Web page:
Starring: Anne-Louise Lambert, Helen Morse, Rachel Roberts and Jacki Weaver
Dir.: Peter Weir
Based on the story by the same name by authoress Joan Lindsay, Peter Weir’s adaptation of ‘Picnic At Hanging Rock’ is a vague yet eerily disquieting gem of Australian New Wave cinema. This film isn’t about shock value or excess it’s exceedingly subtle, something that many people misinterpret as boring, but I assure you, when you watch the movie, in its entirety, it is not an exercise in meaningless drivel. It’s perhaps one of the most beautiful yet frightening things you may ever watch.
While everybody has a personal fear (mine is idiots with access to nuclear weapons, silly, right?), one of the few fears all of us as human beings share is the all-encompassing phenomenon of uncertainty. Uncertainty of each other, of the world. Not knowing what is to become of you is an eerie concept that all of us has thought about what stage or another. In the case of ‘Picnic’ the uncertainty comes from what happened to three school girls and their teacher who mysteriously disappeared during a beautiful summer day whilst on a high school outing. The film offers absolutely no conclusion as to what happened to any of them, there is only speculation and discomfort it is all a disturbing conundrum that only suggests that what became of the missing girls and their teacher; absolute oblivion. For a second, let’s just think about that word- ‘oblivion’. What exactly does it refer to? Nothing, because oblivion is The Void, the ultimate riddle that nobody can explain or solve, dare I say, a fate that exceeds death and transcends life. I must confess, writing this now dear readers, I am unsure of what to precisely say about this movie without being too vague and for some reason, I feel a little light-headed.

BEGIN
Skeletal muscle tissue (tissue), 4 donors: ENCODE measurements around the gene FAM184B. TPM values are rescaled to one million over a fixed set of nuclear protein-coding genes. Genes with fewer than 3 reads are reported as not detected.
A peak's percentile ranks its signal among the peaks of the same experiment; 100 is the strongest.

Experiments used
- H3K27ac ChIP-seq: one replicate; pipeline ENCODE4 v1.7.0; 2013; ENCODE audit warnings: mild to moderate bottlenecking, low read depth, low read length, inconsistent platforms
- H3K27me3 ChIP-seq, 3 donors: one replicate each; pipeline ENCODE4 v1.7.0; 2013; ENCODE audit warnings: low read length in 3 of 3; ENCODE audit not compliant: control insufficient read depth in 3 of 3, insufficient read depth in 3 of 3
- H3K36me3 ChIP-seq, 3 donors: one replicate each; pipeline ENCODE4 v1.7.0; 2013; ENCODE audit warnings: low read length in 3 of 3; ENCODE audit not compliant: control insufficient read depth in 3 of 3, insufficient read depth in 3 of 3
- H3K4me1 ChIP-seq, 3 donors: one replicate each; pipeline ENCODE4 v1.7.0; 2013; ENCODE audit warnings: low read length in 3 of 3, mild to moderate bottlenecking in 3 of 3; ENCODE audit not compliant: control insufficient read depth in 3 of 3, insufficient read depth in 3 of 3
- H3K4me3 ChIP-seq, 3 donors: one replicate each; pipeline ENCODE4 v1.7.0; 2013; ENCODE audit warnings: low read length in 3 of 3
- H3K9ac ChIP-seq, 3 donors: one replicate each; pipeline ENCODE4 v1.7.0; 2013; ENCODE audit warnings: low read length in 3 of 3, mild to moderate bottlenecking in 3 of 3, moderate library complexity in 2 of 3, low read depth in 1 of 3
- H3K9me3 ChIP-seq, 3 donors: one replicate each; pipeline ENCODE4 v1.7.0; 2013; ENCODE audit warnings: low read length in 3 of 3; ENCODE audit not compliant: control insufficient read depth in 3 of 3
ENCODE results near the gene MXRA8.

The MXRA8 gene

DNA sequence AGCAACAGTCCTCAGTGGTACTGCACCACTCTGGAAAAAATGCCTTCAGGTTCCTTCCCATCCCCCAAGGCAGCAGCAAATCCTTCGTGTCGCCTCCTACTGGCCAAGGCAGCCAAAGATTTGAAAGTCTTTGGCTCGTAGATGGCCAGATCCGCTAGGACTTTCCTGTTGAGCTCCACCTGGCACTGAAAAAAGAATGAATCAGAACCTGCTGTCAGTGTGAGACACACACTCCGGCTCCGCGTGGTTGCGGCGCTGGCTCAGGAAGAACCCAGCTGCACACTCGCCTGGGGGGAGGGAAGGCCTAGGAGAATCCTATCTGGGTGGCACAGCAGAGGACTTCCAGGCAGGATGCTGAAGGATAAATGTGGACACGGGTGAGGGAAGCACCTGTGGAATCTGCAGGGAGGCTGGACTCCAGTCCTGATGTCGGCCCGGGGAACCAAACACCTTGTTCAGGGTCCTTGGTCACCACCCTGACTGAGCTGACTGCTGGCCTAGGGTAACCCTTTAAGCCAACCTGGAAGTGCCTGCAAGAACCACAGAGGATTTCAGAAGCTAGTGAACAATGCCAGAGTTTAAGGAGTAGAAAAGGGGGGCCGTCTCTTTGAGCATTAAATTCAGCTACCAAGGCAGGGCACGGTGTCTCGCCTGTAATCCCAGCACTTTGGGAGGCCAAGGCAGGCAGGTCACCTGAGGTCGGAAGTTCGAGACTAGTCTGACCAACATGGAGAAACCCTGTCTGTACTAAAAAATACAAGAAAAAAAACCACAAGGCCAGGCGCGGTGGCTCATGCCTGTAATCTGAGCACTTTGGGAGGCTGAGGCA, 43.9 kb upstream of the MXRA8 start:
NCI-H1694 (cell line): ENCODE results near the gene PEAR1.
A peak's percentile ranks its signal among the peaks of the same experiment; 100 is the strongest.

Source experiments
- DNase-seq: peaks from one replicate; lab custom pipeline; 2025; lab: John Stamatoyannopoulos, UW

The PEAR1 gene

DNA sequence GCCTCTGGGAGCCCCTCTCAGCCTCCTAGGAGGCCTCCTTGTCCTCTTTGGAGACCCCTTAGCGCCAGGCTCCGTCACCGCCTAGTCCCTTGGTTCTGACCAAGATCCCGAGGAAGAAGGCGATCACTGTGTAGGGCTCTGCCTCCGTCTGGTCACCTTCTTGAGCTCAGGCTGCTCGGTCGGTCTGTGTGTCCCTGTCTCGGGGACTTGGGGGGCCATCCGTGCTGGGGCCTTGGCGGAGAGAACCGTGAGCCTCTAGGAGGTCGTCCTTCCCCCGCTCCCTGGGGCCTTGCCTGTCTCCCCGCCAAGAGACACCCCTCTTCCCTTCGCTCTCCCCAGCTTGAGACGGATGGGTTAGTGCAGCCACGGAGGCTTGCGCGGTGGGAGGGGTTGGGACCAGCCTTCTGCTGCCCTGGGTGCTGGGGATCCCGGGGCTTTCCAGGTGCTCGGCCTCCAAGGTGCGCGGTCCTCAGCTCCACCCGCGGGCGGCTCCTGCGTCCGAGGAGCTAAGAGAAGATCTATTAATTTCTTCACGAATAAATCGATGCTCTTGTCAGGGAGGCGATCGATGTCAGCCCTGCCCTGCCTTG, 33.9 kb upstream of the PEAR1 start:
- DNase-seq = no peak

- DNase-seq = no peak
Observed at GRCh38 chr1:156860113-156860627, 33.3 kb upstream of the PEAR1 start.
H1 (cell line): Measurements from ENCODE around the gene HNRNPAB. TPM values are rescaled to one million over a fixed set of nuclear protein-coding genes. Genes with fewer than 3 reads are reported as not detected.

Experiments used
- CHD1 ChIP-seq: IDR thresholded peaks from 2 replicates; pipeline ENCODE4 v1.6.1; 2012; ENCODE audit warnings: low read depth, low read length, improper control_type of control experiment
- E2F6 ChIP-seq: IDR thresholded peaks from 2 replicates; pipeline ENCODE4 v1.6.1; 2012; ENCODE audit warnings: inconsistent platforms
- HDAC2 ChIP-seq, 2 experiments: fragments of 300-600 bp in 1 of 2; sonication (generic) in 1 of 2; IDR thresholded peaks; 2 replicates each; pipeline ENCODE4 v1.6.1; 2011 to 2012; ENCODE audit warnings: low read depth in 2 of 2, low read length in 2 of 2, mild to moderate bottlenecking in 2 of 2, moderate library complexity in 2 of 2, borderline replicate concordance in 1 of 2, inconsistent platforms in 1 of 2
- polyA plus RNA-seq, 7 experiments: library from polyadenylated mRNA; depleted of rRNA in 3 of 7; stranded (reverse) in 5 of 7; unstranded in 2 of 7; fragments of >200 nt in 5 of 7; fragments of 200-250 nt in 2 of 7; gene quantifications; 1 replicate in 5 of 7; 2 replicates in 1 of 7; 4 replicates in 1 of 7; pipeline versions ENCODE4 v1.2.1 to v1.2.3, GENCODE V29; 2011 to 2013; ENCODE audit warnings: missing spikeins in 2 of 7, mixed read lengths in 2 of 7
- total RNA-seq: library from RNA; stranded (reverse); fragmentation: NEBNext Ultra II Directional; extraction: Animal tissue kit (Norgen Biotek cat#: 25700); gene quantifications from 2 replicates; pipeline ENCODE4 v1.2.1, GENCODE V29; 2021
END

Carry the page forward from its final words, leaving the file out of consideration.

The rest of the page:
This movie only asks questions and reveals no answers, a fact that will divide us all, though one thing is for sure, no theory is too wild because of the way Weir translates the story. Upon further viewings, you may be tempted to follow some pretty obvious red herrings, but Weir is too intelligent of a film maker to spoon feed us anything, and you know what? It’s brilliant. Weir doesn’t underestimate the material he uses and he doesn’t underestimate his audience, he treats us all as equals in this case because we are all in the same boat debating as to what happened to the girls and nothing he does choose to share with us is condescending.
Visually, the film looks and sounds sublime, like sleep walking in the hold of an opiate dream with performances appropriate to the material to compliment it. None of the actors at the time were well known- in my opinion, it made their characters personable. Imagine if they had re-made this movie today and cast some of the world’s most bankable young stars. It just wouldn’t have the same effect on the piece. Here we are watching people who could have been you or me.
Ahem. My apologies.
‘Picnic At Hanging Rock’ is not just one of the finest films Australia has ever produced, but one of the finest exemplars of mind-benders to grace the screen. It is the perfect mystery without a solution and asks no judgement, only opinions.It is not pretentious, and while by all tastes it is not utterly perfect, all it merely asks you what happened and divulges nothing as whether you were right or wrong. So, will you come on this picnic, or will you stay at home with your nice and safe TV dinner?